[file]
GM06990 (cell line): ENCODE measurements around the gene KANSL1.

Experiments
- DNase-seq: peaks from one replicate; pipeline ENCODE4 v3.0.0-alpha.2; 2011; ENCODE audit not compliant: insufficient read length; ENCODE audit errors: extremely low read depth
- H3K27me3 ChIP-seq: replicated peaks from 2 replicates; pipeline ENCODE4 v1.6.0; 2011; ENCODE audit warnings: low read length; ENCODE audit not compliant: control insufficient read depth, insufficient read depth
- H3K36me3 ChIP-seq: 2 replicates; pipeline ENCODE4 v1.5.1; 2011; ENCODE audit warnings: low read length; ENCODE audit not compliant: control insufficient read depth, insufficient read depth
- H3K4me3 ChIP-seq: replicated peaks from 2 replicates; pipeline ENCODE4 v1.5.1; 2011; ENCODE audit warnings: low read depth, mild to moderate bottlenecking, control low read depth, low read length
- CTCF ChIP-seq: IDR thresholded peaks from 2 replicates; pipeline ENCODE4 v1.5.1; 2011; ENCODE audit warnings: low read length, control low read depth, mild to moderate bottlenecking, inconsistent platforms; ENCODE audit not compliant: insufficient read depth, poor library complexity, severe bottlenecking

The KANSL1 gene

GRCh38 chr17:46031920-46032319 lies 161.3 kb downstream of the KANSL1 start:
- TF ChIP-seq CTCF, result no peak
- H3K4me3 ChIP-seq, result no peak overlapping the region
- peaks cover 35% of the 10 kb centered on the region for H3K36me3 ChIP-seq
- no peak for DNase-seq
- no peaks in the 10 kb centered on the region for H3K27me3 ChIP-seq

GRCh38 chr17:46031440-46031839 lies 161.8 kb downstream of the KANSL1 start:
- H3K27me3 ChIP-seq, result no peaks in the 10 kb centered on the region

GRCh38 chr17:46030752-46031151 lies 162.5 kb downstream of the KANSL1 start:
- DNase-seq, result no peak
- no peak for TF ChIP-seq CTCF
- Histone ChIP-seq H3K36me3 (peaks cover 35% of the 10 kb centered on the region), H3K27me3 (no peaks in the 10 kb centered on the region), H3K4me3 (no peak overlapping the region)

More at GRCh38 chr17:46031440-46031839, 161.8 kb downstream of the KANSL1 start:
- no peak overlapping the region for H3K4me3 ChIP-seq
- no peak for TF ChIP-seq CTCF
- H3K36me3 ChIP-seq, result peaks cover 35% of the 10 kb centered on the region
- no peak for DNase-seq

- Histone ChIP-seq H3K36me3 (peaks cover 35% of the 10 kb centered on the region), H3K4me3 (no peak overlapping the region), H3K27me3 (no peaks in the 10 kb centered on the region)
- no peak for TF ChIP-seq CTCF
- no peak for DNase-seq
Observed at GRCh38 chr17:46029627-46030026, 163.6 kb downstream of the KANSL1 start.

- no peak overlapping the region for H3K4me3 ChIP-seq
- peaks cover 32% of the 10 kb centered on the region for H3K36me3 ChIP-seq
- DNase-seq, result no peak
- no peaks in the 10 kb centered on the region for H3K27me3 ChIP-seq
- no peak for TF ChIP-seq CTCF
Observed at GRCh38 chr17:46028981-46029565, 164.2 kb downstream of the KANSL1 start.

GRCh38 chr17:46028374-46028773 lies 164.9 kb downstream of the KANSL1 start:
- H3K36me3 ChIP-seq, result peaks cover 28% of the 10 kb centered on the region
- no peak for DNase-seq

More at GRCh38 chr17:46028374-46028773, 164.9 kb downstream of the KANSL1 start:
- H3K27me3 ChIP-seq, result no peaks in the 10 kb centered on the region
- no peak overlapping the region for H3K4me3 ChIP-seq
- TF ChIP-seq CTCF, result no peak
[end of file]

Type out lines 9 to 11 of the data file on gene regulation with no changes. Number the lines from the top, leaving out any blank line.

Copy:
GRCh38 chr17:46031920-46032319 lies 161.3 kb downstream of the KANSL1 start:
- TF ChIP-seq CTCF, result no peak
- H3K4me3 ChIP-seq, result no peak overlapping the region